Should I Loose More Weight Before Getting a Tummy Tuck? BMI 29.8

I'm 32 years old, and over the past 1.5 years I've dropped from 312 lbs to 206 lbs. I've stabilized for the past 4 months at 206-208 lbs, I have excess skin hanging off of my stomach and love handles. My BMI has me at 29.8, I'm 5' 10' with a large frame. I've been trying to loose more weight but have not been able to, I lost all of the weight by diet and exercise alone. I'm just wondering if I should continue to loose weight before getting a tummy tuck or if I would be a good candidate?

Doctor Answers 14

Congratulation for loosing so much

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It is not only the amount of weight lost but how you intend to keep it off.  The best results that I have with patients are those who have just changed their eating habbits and life syle to those who go on diets.  I have had great success with patients that have removed their excess tissue before they have reached their ideal weight.  This gives them a boost.  However the less fatty tissue the quicker the healing and the more excess skin can be removed.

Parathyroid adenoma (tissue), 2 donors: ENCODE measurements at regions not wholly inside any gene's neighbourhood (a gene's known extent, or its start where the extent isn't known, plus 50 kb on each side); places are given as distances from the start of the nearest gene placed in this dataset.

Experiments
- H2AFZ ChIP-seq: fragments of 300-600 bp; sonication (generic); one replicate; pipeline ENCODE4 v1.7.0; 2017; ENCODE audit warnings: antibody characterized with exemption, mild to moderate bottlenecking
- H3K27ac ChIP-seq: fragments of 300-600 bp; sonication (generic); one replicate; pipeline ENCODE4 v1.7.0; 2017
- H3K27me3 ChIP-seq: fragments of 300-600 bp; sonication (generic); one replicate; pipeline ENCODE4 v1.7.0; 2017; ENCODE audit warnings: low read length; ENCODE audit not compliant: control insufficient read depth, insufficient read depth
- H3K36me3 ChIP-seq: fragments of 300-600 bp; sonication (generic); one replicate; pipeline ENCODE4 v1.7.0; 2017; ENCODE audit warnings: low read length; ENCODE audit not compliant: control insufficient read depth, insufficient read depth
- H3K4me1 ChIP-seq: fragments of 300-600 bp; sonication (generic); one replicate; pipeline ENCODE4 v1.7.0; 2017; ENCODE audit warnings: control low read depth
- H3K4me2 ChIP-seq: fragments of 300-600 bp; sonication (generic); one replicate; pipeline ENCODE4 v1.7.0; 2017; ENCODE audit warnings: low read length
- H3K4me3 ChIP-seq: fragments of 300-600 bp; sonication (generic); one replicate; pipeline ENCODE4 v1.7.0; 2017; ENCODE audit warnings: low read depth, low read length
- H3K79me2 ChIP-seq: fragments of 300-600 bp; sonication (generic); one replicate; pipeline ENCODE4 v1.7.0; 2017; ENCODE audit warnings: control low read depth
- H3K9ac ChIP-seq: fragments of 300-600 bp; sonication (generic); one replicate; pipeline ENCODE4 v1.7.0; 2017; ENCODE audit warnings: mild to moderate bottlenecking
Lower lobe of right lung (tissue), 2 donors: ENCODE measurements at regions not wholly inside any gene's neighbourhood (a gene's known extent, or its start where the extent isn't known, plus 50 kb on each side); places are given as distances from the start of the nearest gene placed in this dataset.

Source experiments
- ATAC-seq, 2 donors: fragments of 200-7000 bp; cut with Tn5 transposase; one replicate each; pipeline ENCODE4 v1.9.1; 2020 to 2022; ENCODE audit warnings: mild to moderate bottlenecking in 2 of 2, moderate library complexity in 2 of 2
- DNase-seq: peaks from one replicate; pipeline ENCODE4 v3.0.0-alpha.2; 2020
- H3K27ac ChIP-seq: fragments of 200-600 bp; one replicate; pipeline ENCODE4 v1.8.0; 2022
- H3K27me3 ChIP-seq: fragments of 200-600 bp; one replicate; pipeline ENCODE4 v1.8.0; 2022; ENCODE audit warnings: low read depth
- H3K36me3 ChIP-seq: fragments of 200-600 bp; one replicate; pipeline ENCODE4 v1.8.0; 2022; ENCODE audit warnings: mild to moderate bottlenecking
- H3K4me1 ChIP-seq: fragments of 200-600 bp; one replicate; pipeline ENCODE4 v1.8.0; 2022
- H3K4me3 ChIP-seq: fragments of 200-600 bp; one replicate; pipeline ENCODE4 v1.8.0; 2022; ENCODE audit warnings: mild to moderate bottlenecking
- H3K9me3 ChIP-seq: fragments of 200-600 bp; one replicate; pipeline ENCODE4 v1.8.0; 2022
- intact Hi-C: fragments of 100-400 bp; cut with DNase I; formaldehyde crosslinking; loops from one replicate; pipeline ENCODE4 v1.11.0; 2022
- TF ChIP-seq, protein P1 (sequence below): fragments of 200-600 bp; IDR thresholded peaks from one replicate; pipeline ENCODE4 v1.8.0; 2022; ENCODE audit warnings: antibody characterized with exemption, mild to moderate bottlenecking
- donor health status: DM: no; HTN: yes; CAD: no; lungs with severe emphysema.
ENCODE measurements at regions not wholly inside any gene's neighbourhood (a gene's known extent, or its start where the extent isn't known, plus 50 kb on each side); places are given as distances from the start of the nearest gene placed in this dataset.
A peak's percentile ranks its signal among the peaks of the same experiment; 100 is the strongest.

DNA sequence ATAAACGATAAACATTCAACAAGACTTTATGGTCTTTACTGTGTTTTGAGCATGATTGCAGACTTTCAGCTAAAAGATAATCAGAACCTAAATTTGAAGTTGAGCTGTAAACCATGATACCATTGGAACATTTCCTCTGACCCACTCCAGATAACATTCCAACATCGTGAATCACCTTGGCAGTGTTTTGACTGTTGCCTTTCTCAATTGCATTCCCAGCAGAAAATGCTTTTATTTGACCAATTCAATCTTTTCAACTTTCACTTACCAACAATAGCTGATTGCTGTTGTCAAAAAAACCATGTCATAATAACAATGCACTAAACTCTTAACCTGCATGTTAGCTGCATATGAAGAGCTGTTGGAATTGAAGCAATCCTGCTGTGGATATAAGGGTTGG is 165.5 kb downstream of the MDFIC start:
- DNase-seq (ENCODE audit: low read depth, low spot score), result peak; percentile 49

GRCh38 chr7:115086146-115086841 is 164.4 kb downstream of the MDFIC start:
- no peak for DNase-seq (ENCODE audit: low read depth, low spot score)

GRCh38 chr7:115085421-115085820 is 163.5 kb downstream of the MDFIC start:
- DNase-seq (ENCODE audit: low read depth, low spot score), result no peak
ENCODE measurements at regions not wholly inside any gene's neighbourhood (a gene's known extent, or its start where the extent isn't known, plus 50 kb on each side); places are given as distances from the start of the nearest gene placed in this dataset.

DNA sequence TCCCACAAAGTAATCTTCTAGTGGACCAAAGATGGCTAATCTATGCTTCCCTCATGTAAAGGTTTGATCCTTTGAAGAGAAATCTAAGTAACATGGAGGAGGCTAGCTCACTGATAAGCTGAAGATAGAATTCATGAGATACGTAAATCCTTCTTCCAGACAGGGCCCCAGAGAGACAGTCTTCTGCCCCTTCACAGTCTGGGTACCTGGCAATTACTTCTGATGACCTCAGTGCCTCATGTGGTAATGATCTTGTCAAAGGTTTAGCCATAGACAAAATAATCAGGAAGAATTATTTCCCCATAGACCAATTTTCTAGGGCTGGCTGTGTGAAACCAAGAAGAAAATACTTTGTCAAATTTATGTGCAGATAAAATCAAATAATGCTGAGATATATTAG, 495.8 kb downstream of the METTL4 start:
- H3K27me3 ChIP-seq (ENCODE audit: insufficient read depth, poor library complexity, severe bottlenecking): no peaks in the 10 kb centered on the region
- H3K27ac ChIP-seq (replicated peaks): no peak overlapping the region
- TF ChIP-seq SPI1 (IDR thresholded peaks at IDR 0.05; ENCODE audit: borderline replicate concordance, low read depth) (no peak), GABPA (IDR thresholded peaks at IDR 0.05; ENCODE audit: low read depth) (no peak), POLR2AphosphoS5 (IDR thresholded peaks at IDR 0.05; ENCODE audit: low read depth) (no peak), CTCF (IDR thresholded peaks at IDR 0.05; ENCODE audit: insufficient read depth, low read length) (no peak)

Boca Raton Plastic Surgeon
4.6 out of 5 stars 15 reviews

Tummy tuck vs more weight loss

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Congratulation on losing weight!  I would consider a tummy tuck at your current weight as you have reached a plateau and a tummy tuck may help you with your additional weight loss goals by improving your self esteem and making it easier for you to exercise.  

Losing weight before tummy tuck

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It is more important that your weight be stable at a sustainable level for you than that you lose weight before the surgery (although you should be aware that, in general, patients with higher BMI's are at higher risk of complications). If you are planning to lose more weight (and also that it is likely that you will--most of us would like to lose weight but realistically we aren't going to), then by all means wait until you have lost the weight and are stable at the new weight.